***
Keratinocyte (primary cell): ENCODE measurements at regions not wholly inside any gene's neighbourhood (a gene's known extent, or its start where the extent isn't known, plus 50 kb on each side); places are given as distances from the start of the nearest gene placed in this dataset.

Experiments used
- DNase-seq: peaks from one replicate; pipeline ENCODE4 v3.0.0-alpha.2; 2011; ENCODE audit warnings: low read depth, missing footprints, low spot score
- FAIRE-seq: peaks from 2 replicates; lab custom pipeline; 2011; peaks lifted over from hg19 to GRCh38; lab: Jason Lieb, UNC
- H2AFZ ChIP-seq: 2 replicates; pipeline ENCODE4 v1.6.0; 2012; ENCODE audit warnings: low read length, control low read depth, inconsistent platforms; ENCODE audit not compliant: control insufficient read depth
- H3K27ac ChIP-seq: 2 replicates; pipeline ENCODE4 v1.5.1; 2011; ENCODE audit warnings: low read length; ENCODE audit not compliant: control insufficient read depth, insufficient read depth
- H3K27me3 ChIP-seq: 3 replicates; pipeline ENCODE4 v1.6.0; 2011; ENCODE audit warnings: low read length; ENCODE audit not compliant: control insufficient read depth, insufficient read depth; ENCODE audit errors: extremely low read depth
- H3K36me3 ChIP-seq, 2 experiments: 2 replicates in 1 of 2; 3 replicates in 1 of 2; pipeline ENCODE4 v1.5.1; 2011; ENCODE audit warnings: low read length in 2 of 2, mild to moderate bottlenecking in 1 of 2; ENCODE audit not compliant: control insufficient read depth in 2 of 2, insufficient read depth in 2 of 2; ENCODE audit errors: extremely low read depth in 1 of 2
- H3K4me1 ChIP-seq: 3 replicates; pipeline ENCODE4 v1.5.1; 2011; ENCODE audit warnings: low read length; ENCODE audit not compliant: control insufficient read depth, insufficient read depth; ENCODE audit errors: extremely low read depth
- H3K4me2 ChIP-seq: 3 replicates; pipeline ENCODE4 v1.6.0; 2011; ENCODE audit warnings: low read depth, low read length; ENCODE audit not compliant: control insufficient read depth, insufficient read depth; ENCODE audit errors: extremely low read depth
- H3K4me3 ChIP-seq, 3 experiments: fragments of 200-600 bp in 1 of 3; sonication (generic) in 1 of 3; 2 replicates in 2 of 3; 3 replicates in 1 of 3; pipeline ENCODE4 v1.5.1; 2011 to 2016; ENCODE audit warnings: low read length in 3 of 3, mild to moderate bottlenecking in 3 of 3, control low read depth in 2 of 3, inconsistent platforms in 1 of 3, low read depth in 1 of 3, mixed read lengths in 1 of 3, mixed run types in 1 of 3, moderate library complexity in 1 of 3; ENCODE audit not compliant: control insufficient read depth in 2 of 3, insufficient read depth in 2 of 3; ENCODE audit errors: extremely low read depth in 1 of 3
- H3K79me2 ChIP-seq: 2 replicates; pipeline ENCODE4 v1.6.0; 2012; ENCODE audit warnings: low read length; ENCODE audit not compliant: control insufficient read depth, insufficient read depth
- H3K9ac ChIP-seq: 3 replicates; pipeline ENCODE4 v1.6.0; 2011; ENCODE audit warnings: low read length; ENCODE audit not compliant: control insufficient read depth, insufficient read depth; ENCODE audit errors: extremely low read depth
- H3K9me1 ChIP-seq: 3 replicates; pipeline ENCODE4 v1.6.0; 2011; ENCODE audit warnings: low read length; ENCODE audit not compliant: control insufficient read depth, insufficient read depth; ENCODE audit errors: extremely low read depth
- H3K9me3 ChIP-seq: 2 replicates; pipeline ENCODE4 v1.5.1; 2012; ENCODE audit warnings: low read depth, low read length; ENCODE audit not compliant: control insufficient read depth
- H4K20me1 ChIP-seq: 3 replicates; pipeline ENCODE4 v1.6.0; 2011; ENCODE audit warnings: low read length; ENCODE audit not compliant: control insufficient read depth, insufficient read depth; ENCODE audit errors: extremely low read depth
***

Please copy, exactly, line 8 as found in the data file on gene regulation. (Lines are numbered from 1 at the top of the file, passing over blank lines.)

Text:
- H3K36me3 ChIP-seq, 2 experiments: 2 replicates in 1 of 2; 3 replicates in 1 of 2; pipeline ENCODE4 v1.5.1; 2011; ENCODE audit warnings: low read length in 2 of 2, mild to moderate bottlenecking in 1 of 2; ENCODE audit not compliant: control insufficient read depth in 2 of 2, insufficient read depth in 2 of 2; ENCODE audit errors: extremely low read depth in 1 of 2